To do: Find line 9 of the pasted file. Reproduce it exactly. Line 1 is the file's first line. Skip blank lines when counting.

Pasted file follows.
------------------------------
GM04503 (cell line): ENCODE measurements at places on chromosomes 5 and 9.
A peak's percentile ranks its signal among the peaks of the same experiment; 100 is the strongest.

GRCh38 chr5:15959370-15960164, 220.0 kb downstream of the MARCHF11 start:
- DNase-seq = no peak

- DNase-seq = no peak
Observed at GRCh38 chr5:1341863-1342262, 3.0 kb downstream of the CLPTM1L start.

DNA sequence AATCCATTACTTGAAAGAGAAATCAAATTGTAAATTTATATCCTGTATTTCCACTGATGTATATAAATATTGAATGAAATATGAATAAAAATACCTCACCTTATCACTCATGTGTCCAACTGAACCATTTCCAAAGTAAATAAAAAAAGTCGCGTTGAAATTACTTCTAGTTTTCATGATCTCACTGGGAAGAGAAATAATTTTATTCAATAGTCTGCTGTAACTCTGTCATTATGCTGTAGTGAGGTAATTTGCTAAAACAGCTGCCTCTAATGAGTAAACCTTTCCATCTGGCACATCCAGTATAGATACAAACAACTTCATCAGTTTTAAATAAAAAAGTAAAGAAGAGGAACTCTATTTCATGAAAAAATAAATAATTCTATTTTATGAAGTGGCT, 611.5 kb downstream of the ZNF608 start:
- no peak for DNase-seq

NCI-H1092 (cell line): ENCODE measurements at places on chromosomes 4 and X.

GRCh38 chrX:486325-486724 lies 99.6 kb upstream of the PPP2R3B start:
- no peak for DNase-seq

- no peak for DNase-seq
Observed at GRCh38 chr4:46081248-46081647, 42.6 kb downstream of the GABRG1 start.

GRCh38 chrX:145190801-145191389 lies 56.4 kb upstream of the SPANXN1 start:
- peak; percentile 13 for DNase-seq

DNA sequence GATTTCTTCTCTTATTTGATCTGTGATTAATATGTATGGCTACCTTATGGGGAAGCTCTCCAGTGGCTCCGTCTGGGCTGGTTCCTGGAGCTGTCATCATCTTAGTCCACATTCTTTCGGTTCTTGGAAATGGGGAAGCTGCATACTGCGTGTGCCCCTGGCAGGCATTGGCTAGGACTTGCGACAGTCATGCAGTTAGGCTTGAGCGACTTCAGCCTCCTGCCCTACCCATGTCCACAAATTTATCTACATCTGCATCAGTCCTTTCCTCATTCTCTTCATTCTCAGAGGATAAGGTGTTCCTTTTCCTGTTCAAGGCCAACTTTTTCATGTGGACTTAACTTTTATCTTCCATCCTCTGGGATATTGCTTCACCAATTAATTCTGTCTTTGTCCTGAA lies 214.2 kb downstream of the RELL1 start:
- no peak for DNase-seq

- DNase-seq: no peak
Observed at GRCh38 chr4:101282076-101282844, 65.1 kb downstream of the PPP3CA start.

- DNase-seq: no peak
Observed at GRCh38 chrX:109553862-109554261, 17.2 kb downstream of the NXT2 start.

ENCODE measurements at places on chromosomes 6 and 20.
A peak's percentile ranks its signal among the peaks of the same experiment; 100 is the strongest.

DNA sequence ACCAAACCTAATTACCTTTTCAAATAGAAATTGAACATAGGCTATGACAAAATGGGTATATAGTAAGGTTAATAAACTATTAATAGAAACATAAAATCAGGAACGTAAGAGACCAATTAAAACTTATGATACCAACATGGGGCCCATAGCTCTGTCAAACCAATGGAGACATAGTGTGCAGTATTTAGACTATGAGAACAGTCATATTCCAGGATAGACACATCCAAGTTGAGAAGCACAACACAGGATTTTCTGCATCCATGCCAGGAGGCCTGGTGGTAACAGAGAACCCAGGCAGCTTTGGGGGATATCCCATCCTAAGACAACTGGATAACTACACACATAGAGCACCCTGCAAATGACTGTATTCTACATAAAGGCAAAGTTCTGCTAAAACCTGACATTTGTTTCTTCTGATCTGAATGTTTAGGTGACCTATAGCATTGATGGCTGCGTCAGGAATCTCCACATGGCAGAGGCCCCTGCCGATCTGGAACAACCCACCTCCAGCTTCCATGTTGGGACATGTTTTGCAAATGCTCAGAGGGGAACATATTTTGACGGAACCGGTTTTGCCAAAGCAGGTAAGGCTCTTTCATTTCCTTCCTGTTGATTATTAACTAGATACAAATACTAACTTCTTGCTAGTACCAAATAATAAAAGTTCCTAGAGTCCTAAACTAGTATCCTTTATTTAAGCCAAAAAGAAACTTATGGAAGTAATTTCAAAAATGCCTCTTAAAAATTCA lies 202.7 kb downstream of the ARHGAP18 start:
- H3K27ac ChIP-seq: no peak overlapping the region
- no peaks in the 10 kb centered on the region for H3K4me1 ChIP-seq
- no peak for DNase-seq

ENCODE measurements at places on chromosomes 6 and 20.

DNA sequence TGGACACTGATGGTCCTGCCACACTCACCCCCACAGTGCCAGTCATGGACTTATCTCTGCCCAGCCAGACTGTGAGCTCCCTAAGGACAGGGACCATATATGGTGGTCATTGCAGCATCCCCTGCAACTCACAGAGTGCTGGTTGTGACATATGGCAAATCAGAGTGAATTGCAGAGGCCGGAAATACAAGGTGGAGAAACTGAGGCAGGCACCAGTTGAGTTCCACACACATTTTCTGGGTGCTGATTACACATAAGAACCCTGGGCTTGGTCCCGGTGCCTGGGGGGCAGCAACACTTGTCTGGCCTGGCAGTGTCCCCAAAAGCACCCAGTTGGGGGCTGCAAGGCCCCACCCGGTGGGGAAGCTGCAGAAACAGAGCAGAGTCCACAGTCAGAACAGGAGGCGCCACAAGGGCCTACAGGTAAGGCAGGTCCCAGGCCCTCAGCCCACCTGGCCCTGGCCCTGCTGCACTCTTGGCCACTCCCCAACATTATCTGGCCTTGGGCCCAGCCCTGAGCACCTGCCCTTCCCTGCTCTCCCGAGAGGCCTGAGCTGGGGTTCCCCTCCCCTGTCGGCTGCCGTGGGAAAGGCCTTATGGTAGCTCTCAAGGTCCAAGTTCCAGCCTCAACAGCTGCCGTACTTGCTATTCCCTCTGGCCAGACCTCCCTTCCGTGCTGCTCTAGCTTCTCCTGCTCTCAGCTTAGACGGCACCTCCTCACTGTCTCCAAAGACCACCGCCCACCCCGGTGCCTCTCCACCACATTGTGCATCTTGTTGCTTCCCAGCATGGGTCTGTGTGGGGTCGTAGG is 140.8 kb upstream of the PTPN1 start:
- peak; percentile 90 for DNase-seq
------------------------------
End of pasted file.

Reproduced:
NCI-H1092 (cell line): ENCODE measurements at places on chromosomes 4 and X.